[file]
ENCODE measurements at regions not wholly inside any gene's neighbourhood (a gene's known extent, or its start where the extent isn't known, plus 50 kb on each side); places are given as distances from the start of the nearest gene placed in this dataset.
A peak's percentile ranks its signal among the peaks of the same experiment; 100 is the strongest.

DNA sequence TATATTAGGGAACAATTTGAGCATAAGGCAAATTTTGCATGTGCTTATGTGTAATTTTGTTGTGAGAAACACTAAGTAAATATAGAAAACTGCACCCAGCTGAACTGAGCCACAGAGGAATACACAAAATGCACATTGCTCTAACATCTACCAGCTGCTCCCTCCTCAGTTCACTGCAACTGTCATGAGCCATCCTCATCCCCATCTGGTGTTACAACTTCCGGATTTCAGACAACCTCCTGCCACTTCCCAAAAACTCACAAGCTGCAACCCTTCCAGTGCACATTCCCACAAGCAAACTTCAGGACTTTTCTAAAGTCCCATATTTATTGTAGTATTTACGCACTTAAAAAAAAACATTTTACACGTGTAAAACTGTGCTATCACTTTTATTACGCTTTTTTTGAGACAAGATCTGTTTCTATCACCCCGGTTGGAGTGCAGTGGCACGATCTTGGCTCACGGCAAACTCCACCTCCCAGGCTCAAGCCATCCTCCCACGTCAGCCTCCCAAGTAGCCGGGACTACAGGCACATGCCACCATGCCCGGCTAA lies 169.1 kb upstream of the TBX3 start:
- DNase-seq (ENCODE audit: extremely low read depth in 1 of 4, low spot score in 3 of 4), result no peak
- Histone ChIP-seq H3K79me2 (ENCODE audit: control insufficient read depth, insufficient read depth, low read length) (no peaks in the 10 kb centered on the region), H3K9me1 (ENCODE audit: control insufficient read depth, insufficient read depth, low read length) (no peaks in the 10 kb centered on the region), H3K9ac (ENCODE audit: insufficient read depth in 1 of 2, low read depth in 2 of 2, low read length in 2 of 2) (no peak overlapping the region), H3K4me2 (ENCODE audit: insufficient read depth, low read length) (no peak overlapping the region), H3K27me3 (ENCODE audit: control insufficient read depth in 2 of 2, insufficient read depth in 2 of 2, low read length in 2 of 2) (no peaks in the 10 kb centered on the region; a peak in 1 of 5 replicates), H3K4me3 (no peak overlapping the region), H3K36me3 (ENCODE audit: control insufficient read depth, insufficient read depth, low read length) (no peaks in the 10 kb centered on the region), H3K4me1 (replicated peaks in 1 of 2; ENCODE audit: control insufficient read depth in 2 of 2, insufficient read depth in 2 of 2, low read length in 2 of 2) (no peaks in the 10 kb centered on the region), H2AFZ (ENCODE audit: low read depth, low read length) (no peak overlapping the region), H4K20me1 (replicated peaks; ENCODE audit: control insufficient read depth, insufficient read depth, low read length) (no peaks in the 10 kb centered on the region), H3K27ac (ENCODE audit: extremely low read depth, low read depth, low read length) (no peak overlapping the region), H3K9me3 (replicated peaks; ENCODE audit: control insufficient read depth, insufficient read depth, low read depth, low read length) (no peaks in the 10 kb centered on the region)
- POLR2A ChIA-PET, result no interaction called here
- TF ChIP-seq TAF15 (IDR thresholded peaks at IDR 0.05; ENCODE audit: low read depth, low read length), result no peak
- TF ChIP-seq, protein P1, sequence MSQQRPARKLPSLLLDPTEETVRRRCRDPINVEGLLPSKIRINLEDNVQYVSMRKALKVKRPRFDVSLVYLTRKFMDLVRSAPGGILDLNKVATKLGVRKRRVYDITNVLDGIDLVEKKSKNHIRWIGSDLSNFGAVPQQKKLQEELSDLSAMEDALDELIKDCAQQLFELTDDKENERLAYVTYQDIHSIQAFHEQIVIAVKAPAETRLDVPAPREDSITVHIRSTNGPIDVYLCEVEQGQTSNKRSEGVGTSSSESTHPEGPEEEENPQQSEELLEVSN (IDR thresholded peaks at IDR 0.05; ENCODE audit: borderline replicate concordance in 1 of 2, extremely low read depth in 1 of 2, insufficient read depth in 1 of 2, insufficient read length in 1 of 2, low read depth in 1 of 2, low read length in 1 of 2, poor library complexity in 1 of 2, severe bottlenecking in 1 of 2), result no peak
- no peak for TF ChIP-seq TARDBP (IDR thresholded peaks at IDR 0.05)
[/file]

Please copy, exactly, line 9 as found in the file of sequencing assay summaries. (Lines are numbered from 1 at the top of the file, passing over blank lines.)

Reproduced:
- no peak for TF ChIP-seq TARDBP (IDR thresholded peaks at IDR 0.05)